When rootworm corn became a reality in 2003, US farmers finally had an effective tool to control a billion dollar pest. Unlike western and southern rootworm, northern rootworm is a particular problem due to extended diapause: the ability of their eggs to survive during rotated years of beans. Likewise, the western variant found predominantly in Illinois and fringe areas of adjoining states also presents the problem of laying eggs, preferentially in bean fields. Understanding these behaviors helps to manage risks of these yield robbers and allows a management strategy to lower those risks.
Typically, when deciding whether or not to plant a rootworm corn, most farmers look at some common factors to determine their risk such as corn on corn, past history of rootworm pressure or in some cases late planted or replanted corn that tends to flower later. These cases of later planting/flowering tend to “draw in” beetles looking for a food source such as corn pollen and silks and ultimately lay their eggs for the next crop in those areas. I would suggest considering weed control in soybeans as another factor, especially late germinating waterhemp.
One troubling and somewhat new behavior that has been observed in the Midwest the past few years is the rootworm beetle feeding in patches of late germinating weeds in bean fields. University researchers have also observed that rootworm pressure the following year seems to be much higher than the rest of the field when rotated back to corn. It appears as corn hits brown silk stage and other pollen sources “dry up”, these bugs are drawn to the only available food source–in this case waterhemp pollen seems to be a favorite.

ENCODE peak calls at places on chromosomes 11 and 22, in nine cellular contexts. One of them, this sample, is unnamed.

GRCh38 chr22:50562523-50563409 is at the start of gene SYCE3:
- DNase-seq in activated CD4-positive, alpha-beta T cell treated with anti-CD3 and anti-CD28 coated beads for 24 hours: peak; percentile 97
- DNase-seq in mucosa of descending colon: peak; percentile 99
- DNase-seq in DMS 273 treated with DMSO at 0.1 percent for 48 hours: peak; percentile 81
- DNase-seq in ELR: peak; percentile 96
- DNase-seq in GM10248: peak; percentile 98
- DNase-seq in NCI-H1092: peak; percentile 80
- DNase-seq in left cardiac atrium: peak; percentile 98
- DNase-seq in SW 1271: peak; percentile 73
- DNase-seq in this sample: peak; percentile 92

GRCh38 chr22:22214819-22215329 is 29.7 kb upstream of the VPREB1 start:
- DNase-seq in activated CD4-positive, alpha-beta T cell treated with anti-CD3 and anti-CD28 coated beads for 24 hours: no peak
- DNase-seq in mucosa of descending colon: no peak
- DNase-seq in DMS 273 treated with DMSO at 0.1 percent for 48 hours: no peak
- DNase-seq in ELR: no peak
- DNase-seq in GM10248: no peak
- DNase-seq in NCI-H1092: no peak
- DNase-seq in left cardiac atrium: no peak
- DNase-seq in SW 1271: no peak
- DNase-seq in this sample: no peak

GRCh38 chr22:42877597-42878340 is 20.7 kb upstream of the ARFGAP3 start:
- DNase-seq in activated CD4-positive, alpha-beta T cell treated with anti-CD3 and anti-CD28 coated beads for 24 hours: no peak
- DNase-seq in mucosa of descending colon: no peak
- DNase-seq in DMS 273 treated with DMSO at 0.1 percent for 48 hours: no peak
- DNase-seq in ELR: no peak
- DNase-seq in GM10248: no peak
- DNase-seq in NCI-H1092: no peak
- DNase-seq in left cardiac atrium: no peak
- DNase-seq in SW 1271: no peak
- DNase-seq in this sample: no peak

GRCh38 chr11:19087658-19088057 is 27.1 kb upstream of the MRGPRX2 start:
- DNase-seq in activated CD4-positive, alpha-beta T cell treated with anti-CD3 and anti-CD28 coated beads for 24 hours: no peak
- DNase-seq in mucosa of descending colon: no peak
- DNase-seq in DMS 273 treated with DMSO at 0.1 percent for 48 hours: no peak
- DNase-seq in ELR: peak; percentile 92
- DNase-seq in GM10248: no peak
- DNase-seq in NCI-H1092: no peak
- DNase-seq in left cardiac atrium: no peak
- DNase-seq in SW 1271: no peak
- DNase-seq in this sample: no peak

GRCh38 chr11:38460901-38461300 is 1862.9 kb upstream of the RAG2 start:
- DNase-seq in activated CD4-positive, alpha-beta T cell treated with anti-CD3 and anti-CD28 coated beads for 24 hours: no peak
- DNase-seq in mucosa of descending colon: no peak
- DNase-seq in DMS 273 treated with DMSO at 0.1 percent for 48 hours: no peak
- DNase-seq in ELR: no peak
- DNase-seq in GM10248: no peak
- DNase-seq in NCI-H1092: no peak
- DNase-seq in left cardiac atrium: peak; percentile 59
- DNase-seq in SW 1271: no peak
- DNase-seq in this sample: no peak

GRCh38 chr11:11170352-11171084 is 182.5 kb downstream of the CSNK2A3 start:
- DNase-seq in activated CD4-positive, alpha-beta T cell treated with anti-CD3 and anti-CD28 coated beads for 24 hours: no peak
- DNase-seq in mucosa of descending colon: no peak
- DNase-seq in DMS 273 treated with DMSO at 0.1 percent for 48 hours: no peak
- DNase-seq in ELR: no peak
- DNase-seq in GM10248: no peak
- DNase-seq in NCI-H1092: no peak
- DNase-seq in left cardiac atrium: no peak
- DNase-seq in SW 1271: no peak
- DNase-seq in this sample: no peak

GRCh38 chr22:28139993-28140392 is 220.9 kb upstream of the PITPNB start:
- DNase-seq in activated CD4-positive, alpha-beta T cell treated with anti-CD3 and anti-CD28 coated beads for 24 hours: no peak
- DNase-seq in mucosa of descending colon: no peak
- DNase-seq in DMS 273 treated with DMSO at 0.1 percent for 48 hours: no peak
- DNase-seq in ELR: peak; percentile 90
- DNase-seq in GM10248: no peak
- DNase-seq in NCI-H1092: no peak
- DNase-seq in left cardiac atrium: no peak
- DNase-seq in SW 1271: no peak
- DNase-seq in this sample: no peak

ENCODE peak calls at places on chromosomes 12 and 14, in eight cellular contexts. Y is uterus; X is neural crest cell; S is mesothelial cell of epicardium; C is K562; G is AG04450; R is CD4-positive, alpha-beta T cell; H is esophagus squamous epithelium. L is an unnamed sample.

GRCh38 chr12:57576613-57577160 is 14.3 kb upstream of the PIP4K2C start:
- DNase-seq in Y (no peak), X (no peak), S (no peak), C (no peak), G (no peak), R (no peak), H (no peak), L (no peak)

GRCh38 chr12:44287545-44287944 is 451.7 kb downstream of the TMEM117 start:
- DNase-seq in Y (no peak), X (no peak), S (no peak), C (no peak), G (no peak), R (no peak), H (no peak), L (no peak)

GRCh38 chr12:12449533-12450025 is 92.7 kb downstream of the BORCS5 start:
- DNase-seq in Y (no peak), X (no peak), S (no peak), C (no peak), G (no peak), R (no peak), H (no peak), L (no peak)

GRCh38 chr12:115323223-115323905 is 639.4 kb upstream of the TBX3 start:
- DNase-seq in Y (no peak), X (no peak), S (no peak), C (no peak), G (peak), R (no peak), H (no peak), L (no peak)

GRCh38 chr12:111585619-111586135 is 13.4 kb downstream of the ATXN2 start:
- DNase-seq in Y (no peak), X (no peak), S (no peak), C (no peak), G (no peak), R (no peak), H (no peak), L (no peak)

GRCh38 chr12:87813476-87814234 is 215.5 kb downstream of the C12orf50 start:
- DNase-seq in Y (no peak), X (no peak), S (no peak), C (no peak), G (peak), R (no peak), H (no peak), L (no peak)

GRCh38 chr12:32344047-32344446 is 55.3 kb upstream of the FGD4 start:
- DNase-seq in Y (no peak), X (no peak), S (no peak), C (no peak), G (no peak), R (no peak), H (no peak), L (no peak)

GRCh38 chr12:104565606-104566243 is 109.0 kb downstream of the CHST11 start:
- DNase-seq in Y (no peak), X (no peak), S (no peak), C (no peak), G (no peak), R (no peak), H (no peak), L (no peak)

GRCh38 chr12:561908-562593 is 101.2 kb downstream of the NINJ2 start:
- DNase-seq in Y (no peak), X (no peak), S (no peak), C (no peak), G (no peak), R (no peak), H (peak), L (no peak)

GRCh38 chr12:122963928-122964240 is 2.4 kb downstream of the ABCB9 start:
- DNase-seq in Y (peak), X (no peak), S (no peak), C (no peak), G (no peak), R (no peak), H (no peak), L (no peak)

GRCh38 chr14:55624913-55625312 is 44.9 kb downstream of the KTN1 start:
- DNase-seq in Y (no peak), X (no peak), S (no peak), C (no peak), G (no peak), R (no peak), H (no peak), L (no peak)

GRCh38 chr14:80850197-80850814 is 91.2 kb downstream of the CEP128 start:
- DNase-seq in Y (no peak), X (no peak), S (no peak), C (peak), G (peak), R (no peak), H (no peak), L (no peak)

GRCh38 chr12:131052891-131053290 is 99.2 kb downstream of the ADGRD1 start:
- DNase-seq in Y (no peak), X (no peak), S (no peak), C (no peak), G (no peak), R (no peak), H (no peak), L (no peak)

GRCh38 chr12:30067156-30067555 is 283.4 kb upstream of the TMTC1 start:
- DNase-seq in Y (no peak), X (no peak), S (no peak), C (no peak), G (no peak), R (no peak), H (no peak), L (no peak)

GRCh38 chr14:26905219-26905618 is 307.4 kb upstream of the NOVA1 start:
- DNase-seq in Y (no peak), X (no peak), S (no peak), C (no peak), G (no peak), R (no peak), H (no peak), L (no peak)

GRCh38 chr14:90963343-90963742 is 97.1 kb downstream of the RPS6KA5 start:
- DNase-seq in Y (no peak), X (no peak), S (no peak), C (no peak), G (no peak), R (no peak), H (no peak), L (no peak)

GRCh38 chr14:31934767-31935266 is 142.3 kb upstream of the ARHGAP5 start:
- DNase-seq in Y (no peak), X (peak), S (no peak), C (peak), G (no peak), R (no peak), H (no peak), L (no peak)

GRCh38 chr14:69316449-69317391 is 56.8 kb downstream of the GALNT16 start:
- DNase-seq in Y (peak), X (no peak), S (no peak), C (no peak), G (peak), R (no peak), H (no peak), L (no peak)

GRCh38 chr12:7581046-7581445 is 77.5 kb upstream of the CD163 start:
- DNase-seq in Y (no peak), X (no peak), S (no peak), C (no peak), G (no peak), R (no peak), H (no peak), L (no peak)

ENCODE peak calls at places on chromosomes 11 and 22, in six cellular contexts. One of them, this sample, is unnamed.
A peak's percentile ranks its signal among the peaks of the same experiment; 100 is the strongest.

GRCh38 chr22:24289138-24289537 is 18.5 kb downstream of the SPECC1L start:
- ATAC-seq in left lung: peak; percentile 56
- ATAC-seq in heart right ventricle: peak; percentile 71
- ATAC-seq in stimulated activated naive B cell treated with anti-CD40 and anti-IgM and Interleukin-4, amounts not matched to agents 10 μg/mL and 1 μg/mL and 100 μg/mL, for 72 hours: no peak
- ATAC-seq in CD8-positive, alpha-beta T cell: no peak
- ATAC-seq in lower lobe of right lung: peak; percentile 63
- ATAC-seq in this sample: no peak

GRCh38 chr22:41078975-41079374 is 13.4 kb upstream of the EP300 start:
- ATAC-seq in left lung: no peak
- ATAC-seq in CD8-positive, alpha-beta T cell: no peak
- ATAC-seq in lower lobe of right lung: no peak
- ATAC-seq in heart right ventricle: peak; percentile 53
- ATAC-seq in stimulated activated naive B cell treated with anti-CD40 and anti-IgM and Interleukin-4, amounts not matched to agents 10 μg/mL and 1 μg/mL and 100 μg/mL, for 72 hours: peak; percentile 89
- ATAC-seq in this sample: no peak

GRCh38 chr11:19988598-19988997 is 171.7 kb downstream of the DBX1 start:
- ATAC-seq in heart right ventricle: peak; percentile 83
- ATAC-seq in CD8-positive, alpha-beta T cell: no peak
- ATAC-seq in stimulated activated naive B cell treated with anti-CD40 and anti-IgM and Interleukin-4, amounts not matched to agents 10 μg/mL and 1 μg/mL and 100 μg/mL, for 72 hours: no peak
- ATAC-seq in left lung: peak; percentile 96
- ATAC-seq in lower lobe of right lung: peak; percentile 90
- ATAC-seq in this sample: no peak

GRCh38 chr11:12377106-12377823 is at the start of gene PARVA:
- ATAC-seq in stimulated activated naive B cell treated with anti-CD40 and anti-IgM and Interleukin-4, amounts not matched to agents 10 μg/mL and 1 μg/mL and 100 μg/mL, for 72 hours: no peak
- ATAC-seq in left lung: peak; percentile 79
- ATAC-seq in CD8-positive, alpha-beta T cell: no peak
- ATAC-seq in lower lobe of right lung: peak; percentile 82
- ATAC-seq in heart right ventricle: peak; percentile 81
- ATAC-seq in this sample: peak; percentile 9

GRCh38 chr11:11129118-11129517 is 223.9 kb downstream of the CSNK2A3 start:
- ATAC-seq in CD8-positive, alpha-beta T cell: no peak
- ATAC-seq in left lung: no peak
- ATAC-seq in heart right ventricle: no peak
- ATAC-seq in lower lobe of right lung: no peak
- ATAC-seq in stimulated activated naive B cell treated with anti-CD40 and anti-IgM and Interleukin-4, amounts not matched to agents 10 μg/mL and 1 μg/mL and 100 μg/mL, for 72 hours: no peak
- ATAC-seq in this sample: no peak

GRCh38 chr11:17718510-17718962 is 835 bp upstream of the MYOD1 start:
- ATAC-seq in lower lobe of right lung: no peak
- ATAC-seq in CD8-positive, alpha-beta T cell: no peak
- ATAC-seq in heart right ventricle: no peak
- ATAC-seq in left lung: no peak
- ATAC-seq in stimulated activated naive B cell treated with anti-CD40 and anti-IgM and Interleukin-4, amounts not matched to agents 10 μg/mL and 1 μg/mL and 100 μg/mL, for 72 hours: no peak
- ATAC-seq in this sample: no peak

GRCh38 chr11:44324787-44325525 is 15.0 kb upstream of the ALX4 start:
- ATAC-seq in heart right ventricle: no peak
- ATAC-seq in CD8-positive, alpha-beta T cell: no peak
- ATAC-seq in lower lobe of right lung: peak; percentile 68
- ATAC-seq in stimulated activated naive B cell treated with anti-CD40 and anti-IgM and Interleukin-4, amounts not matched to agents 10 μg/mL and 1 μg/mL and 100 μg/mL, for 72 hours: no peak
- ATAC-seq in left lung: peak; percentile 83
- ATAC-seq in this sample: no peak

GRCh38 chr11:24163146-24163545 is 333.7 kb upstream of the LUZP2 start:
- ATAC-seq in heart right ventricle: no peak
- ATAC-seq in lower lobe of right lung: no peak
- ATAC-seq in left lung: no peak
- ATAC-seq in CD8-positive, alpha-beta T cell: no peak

To help manage weeds in your bean fields, strongly consider utilization of effective pre-emerge herbicides, along with a post program of Xtend or Enlist soybeans, if your state allows their use for late season post herbicide applications. If you have some fields where weed escapes have been common, strongly consider the use of SmartStax corn or insecticides to control the sleeping threat of rootworm feeding in your corn. As Christmas approaches, we all hope for surprise gifts to enjoy but don’t let corn rootworm be the “gift” that ruins your 2020 corn crop.